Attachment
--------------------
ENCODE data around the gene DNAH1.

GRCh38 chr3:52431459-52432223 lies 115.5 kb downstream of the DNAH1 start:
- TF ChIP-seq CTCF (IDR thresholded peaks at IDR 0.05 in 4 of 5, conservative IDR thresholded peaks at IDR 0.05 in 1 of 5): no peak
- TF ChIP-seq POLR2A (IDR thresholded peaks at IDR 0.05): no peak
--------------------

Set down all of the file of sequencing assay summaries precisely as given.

ENCODE data around the gene DNAH1.

GRCh38 chr3:52431459-52432223 lies 115.5 kb downstream of the DNAH1 start:
- TF ChIP-seq CTCF (IDR thresholded peaks at IDR 0.05 in 4 of 5, conservative IDR thresholded peaks at IDR 0.05 in 1 of 5): no peak
- TF ChIP-seq POLR2A (IDR thresholded peaks at IDR 0.05): no peak